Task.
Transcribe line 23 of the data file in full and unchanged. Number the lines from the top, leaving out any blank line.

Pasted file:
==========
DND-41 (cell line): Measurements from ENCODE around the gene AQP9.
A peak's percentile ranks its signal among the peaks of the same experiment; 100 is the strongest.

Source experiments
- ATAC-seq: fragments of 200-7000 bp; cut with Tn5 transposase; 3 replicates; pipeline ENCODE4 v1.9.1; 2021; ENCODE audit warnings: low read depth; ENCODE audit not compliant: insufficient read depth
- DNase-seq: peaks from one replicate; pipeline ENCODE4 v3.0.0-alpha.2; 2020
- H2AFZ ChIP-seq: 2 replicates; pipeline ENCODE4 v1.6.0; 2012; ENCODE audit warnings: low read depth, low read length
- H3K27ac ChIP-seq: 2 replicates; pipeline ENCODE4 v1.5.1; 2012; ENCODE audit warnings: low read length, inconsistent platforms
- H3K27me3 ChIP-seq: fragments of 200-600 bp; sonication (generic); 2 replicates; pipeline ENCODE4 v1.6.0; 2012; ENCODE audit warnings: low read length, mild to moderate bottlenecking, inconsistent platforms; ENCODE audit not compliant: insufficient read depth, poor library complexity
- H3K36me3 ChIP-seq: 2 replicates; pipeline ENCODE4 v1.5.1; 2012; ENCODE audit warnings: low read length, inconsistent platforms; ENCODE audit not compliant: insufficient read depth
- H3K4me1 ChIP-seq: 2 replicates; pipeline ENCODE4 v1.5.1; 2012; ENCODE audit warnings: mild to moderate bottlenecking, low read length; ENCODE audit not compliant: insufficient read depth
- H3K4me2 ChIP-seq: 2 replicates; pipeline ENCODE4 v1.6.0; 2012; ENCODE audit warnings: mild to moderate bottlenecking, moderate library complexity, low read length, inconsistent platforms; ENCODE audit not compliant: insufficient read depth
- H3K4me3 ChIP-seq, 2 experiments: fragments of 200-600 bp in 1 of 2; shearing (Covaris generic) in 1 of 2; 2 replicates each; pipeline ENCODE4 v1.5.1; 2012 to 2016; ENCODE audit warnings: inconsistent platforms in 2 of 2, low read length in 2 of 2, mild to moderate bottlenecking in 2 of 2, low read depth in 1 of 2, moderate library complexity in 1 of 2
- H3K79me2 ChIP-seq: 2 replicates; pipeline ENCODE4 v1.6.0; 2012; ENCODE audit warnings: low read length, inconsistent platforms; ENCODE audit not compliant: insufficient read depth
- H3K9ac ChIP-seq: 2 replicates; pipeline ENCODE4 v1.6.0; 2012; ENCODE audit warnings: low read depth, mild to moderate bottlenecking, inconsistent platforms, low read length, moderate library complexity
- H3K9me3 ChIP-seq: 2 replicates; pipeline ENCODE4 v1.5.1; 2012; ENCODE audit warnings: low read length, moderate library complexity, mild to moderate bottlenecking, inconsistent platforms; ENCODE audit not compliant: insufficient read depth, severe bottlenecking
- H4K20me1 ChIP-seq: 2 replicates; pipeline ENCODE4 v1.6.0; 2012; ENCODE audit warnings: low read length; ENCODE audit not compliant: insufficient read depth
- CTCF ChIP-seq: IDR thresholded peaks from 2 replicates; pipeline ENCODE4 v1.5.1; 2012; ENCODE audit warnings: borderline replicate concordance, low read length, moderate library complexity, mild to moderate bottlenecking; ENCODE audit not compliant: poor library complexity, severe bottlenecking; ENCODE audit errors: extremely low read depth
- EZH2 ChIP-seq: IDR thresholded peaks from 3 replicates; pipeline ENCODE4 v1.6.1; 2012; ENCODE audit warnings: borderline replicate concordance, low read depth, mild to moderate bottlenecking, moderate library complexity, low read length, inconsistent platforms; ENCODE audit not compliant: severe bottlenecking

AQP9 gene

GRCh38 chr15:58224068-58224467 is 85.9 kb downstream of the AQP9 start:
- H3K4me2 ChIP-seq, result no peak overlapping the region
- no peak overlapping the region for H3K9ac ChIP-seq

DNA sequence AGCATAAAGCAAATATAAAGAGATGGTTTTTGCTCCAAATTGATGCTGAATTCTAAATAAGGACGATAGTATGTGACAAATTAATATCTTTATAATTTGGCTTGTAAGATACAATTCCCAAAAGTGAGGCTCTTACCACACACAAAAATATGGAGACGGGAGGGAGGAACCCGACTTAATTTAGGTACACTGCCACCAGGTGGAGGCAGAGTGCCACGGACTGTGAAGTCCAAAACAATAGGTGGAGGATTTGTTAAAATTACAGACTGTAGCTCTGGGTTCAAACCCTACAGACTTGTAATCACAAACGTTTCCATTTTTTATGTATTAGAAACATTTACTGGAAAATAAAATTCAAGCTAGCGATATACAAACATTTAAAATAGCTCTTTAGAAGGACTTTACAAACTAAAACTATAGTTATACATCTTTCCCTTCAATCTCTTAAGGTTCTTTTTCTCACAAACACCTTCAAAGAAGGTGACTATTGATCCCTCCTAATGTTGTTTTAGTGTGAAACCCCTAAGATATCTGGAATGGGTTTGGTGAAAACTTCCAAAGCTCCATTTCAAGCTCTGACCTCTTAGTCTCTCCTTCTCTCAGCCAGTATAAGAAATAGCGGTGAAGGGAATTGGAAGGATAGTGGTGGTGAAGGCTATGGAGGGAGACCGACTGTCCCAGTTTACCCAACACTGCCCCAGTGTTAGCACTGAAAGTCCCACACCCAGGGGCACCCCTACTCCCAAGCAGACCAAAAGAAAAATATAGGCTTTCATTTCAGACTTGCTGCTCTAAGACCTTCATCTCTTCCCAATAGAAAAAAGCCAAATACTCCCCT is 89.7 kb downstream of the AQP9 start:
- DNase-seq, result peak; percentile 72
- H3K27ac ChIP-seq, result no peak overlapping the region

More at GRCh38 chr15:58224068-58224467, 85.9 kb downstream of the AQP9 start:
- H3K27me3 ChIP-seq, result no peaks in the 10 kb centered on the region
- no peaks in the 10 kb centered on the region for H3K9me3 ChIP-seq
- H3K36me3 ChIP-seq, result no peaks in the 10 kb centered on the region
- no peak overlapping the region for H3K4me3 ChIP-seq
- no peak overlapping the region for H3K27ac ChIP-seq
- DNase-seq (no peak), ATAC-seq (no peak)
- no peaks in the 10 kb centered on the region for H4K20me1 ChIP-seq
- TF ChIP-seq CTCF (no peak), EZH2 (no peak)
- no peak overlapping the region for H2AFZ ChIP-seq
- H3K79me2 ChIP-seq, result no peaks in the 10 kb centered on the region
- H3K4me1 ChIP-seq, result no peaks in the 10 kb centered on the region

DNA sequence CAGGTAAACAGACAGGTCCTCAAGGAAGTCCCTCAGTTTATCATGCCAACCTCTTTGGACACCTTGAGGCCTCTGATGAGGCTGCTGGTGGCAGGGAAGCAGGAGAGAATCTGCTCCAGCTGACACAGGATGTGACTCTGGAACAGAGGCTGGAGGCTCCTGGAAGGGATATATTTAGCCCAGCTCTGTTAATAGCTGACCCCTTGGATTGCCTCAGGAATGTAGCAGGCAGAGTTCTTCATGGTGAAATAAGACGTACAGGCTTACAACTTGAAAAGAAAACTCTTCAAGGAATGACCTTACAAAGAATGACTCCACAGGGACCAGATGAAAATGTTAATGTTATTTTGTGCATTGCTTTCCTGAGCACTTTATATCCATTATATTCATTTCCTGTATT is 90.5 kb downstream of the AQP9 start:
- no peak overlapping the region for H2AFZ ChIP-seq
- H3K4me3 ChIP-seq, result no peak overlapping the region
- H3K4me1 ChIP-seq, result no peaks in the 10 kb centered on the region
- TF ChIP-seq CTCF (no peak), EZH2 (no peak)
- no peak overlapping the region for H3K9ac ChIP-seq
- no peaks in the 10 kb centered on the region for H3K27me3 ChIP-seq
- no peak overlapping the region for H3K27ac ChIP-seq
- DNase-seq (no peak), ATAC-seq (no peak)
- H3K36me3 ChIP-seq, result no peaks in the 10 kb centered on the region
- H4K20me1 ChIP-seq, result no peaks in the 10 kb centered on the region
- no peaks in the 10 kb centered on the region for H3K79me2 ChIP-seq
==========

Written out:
DNA sequence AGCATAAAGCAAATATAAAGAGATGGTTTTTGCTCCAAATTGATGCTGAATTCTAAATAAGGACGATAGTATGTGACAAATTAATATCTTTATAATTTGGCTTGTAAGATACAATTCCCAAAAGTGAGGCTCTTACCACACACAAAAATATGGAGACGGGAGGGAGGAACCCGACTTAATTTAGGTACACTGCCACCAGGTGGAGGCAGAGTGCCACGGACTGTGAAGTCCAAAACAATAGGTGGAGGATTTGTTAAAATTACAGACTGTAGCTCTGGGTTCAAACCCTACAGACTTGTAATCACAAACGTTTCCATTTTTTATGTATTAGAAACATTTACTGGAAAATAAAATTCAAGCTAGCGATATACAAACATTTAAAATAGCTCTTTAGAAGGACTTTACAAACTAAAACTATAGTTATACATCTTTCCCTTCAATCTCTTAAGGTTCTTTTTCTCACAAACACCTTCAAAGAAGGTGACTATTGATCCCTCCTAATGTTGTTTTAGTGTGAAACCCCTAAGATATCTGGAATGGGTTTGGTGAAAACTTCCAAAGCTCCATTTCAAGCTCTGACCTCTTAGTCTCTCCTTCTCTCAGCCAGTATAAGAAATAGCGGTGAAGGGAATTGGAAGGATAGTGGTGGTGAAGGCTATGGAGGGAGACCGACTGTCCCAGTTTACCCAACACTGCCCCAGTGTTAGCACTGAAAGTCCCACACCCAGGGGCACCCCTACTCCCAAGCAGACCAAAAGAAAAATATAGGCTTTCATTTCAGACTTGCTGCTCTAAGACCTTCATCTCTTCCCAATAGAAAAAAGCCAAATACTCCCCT is 89.7 kb downstream of the AQP9 start: